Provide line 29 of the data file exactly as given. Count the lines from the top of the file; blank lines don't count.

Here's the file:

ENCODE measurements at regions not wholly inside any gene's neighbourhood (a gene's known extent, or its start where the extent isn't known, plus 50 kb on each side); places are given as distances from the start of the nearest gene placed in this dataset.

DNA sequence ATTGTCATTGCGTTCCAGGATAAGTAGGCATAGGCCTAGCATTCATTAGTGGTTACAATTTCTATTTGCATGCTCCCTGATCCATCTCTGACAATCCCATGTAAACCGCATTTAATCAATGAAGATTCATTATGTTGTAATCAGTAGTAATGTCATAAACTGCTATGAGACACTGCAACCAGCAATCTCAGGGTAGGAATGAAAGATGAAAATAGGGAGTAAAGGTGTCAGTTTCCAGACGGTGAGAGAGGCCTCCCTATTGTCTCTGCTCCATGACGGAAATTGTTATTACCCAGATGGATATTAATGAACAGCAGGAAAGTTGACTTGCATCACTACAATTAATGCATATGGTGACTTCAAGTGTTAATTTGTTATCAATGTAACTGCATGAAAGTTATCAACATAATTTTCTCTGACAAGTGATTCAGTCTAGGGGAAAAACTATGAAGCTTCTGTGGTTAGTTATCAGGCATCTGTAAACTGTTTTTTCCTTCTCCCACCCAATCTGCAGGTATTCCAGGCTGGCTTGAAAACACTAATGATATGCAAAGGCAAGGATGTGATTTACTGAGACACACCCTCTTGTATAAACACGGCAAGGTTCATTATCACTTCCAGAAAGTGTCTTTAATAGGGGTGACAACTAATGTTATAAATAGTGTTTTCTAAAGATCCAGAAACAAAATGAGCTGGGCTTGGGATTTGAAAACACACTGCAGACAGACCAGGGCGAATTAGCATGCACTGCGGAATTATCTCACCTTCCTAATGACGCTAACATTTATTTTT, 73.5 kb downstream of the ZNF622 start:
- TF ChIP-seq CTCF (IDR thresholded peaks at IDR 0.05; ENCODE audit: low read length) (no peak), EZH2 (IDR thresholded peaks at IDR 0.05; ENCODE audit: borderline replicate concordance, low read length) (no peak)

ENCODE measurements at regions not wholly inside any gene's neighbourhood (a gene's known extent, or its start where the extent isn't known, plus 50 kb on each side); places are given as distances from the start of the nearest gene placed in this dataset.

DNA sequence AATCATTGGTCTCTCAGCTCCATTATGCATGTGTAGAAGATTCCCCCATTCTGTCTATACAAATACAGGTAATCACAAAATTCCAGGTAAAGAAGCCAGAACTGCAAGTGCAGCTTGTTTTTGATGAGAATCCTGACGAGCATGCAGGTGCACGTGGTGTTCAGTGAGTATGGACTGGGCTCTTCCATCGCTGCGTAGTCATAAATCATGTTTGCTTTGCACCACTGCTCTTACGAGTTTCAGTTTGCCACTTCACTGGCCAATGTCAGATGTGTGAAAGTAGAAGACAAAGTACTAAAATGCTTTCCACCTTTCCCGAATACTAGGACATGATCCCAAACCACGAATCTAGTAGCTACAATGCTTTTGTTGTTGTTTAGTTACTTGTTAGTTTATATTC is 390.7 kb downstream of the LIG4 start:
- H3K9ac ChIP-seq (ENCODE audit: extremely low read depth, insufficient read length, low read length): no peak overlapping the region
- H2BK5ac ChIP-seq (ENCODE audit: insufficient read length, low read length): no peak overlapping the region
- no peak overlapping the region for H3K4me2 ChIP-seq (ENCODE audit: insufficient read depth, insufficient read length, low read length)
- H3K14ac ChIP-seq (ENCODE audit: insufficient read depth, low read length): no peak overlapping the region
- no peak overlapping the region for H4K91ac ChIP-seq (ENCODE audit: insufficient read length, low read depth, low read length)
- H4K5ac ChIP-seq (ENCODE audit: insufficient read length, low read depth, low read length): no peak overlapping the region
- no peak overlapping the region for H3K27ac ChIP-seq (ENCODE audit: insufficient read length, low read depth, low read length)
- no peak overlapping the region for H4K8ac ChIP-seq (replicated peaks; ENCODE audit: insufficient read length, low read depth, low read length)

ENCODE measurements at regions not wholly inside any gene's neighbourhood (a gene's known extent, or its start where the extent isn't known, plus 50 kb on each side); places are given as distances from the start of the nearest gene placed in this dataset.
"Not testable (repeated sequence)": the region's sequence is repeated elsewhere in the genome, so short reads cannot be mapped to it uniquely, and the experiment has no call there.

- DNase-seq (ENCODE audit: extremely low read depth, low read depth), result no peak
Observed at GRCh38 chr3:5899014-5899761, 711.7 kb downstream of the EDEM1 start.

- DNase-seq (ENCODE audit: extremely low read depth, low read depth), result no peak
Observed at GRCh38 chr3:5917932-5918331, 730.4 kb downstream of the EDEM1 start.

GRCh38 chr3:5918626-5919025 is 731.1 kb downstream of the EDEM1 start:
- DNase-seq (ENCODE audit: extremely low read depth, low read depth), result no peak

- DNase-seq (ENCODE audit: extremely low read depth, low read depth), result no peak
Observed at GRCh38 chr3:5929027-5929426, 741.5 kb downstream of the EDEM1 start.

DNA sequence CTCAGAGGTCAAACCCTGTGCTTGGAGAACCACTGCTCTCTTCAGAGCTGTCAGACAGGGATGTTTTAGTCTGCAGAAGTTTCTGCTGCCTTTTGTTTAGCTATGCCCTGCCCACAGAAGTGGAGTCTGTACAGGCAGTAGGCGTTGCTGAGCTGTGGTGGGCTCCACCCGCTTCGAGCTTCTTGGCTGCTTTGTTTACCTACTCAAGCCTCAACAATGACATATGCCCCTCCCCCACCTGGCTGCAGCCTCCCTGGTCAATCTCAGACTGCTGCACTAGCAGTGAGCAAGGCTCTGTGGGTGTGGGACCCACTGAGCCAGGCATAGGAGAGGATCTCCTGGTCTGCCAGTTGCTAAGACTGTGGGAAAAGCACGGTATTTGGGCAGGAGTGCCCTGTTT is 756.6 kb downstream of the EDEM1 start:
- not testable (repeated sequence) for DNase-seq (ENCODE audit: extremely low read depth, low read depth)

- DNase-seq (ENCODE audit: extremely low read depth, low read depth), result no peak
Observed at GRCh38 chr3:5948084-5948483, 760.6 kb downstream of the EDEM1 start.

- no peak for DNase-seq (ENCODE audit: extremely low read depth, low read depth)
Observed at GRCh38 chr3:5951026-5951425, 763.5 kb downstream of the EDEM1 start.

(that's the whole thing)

Observed at GRCh38 chr3:5951026-5951425, 763.5 kb downstream of the EDEM1 start.